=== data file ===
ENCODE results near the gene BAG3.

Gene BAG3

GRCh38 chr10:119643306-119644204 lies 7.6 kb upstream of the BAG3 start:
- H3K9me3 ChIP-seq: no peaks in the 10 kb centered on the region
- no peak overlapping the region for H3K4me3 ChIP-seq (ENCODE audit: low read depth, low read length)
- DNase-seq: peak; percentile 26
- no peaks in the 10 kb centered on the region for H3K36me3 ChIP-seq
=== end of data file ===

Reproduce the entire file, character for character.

ENCODE results near the gene BAG3.

Gene BAG3

GRCh38 chr10:119643306-119644204 lies 7.6 kb upstream of the BAG3 start:
- H3K9me3 ChIP-seq: no peaks in the 10 kb centered on the region
- no peak overlapping the region for H3K4me3 ChIP-seq (ENCODE audit: low read depth, low read length)
- DNase-seq: peak; percentile 26
- no peaks in the 10 kb centered on the region for H3K36me3 ChIP-seq